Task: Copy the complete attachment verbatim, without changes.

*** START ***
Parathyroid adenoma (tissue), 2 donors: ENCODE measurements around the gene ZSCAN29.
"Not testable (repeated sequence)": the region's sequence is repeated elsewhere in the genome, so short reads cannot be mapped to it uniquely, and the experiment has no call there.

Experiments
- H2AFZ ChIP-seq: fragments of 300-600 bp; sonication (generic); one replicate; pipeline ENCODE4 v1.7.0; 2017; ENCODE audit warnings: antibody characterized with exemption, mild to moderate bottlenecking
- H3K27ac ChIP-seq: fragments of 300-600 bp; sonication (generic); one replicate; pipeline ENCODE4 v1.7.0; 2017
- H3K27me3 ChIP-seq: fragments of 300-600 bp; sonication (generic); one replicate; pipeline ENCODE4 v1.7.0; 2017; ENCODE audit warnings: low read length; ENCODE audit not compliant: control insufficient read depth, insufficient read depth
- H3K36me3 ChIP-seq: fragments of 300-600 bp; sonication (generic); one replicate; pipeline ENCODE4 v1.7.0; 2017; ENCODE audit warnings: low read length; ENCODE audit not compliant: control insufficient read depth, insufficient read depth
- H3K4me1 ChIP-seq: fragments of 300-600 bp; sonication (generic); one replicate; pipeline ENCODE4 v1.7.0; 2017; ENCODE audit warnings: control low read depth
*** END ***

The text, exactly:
Parathyroid adenoma (tissue), 2 donors: ENCODE measurements around the gene ZSCAN29.
"Not testable (repeated sequence)": the region's sequence is repeated elsewhere in the genome, so short reads cannot be mapped to it uniquely, and the experiment has no call there.

Experiments
- H2AFZ ChIP-seq: fragments of 300-600 bp; sonication (generic); one replicate; pipeline ENCODE4 v1.7.0; 2017; ENCODE audit warnings: antibody characterized with exemption, mild to moderate bottlenecking
- H3K27ac ChIP-seq: fragments of 300-600 bp; sonication (generic); one replicate; pipeline ENCODE4 v1.7.0; 2017
- H3K27me3 ChIP-seq: fragments of 300-600 bp; sonication (generic); one replicate; pipeline ENCODE4 v1.7.0; 2017; ENCODE audit warnings: low read length; ENCODE audit not compliant: control insufficient read depth, insufficient read depth
- H3K36me3 ChIP-seq: fragments of 300-600 bp; sonication (generic); one replicate; pipeline ENCODE4 v1.7.0; 2017; ENCODE audit warnings: low read length; ENCODE audit not compliant: control insufficient read depth, insufficient read depth
- H3K4me1 ChIP-seq: fragments of 300-600 bp; sonication (generic); one replicate; pipeline ENCODE4 v1.7.0; 2017; ENCODE audit warnings: control low read depth